Sunday, December 4, 2016

Canongate Kirkyard, Edinburgh, Scotland

Canongate Kirkyard, located on the Royal Mile, is the final resting place of Adam Smith and Robert Fergusson, as well as many other less famous people. Above is the gravestone erected to Agnes Mouat, spouse to Robert Rutherfurd (the 18th- and 19th-century Scots were apparently fans of the gender-neutral designation "spouse"). There's a skull, a toppled hourglass, and what is presumably Agnes's spirit rising to heaven in the form of a winged head.

It's cool to visit famous people's graves, and to see the accumulation of offerings, but I like ordinary people's graves best. In Scotland, I'm most fond of graves that show the deceased's trade. The stone below was erected to the Society of Coachdrivers in Edinburgh, and shows a coach driving over a bridge. Edinburgh, of course, is a city built on hills and bridges between them.

I liked the looks of this unusual cut-out gravestone, commemorating an infant.

Adam Smith's grave.

Looking out the back of the kirkyard, you can see the Nelson Monument standing on Calton Hill.

St. Vigeans Churchyard, Angus, Scotland

I visited this little burying ground on a hill a little less than a year ago. The hill is thought to have been a Pictish religious center - several dozen Pictish stones and architectural fragments were incorporated into the 12th-century church, and have since been recovered and incorporated into the St. Vigeans Sculptured Stones Museum (which I did not get to see, unfortunately).

To me, of course, the most noteworthy aspect of the site was its friendly resident cat. Perhaps it was attracted by the fishes on one of the gravestones.

Wednesday, November 30, 2016

South Leith Parish Kirkyard, Edinburgh, Scotland

The South Leith Parish Kirk (or Church) has a 500-year history and some of the oldest - as well as most interesting - gravestones that I have ever seen. Like the Old Calton Burial Ground, its stones are thick and monumental. But the South Leith stones are notable for the frequency of trade symbols and other details relating to the occupation of the deceased. In contemporary graveyards in the United States, I have rarely seen occupations listed on gravestones, unless the deceased was a physician, ship's captain, clergyman, or politician. In Scotland, 18th- and 19th-century gravestones abound with bakers, masons, printers, carriage makers, etc.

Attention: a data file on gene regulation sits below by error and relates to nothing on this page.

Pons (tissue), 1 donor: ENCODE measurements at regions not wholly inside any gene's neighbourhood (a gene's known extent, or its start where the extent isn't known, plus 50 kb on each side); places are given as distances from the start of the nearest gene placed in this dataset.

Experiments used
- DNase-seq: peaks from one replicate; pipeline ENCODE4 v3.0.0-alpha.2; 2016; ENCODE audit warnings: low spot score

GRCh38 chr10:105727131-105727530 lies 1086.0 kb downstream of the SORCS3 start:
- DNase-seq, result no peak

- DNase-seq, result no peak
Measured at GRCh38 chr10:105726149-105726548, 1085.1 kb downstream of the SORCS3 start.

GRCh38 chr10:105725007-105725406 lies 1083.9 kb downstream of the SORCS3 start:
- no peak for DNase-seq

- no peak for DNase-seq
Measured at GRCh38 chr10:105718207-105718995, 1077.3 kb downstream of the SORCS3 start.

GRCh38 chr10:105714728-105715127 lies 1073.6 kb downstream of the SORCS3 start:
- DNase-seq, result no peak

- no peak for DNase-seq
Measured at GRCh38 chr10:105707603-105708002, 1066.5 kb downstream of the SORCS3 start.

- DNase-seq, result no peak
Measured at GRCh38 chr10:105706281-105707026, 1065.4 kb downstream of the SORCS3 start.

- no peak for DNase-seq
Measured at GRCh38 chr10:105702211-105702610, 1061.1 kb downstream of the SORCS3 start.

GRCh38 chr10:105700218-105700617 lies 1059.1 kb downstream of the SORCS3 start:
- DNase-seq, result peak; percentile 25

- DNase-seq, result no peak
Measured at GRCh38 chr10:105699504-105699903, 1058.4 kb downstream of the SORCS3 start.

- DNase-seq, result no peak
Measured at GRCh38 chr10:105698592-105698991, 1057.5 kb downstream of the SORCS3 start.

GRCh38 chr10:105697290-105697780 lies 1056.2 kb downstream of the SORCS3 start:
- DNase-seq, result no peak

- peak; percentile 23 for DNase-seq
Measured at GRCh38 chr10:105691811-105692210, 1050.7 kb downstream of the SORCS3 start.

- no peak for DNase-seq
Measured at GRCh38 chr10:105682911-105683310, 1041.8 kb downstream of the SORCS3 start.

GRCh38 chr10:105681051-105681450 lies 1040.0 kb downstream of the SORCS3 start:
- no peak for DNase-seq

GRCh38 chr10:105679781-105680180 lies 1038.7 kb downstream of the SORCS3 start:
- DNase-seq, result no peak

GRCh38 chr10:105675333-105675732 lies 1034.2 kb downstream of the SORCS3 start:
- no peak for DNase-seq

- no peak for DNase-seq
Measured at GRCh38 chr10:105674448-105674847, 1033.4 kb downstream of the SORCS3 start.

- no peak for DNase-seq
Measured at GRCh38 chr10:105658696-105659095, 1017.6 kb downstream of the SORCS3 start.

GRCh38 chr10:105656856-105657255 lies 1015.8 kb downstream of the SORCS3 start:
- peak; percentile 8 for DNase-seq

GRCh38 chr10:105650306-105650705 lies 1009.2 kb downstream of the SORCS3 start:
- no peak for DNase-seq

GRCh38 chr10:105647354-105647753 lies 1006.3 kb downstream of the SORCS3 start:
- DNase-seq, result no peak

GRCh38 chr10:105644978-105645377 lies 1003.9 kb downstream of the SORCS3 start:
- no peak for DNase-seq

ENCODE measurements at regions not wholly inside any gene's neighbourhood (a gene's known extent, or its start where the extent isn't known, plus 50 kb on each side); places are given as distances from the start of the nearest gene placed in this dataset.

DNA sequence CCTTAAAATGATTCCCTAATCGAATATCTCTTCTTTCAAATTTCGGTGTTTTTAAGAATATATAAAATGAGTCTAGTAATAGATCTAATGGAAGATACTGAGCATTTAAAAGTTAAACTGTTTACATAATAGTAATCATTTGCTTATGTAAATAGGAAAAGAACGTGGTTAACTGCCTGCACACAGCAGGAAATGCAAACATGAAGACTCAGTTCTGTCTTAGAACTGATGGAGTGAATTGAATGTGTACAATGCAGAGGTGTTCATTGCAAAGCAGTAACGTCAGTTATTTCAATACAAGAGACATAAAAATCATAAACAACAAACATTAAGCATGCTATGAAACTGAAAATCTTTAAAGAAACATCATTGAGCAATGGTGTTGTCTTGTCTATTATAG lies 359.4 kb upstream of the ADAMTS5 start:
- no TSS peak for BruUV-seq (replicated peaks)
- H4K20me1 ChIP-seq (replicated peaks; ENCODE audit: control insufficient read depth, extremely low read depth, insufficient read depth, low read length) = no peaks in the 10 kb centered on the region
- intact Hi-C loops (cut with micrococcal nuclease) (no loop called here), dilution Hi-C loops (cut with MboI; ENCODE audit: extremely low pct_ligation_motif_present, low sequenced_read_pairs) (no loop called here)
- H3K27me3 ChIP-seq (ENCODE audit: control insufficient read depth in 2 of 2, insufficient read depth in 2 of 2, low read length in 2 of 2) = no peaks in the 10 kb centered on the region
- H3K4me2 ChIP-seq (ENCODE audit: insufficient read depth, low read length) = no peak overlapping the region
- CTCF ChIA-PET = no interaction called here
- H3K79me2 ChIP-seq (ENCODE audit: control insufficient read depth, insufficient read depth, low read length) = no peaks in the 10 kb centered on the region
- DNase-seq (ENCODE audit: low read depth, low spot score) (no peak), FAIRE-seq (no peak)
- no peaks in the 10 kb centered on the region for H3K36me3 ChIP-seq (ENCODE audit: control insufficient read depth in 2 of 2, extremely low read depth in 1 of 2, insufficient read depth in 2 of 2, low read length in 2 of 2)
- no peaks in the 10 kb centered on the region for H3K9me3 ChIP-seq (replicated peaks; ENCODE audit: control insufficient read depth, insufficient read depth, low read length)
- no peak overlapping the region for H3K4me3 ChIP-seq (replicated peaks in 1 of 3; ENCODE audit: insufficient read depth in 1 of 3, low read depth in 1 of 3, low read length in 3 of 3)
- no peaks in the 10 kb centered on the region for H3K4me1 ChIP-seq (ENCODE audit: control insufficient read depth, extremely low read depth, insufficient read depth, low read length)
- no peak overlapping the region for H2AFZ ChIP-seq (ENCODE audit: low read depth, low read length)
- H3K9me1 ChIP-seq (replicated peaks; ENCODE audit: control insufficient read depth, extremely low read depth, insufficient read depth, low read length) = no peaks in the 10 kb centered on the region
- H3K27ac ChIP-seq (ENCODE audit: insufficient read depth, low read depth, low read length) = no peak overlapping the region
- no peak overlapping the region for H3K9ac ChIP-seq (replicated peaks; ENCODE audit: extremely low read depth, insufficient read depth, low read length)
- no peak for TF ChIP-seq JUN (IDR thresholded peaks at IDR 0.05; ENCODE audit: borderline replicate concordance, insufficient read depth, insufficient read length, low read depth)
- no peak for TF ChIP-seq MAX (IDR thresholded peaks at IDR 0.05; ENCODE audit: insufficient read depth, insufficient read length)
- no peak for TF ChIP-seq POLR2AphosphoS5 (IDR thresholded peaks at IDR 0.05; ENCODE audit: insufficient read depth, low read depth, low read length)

The death's and cherub's heads in this cemetery are also incredibly plastic, even sculptural. Other features that are distinctive to Scottish gravestones (versus American): they use both sides of the stone (whereas Americans only use one), the stones are thick enough to allow motifs to emerge from the sides, and women are referred to by their maiden names. Men are also often referred to as "the husband of ...," a form of reference that I have never seen in the United States. Lastly, gravestones can be cumulative - i.e., space is left for additional names and details for family members who die after the stone is first erected.

One thing you may not have known about gravestones: they can provide clues as to how people spoke in the past. This stone commemorating Hannah Whyte, daughter of William Whyte, Shipmaster in Leith, who died at the age of 17, says she was "deeply regrated."

Another interesting find: this inscription featuring a poem I was always told originated in New England. Or did it? 

Old Calton Burial Ground, Edinburgh, Scotland

What's better than an old graveyard? One that is situated in the shadow of Arthur's Seat and the Salisbury Crags. I don't know if I ever mentioned this, but Scottish gravestones are different from American ones. They're generally bigger and thicker. They feel more architectonic and monumental. I attribute this to the fact that Scotland has extensive and easily accessible granite deposits. From a purely practical standpoint, stone was cheaper and easier to come by for Scottish people than it was for Americans of similar means.

That being said, graveyards in 18th- and 19th-century Scotland - as in the United States - represent landscapes of privilege. Old Calton Burial Ground is the final resting place of many prominent individuals, including philosopher David Hume, scientist John Playfair, and publishers William Blackwood and Archibald Constable. It is also the site of the American-Scottish Civil War Memorial, erected to Scottish soldiers who perished in the American Civil War. The "ordinary" people buried in the Old Calton Burial Ground and similar cemeteries were fairly well-to-do tradesmen, professors, and authors.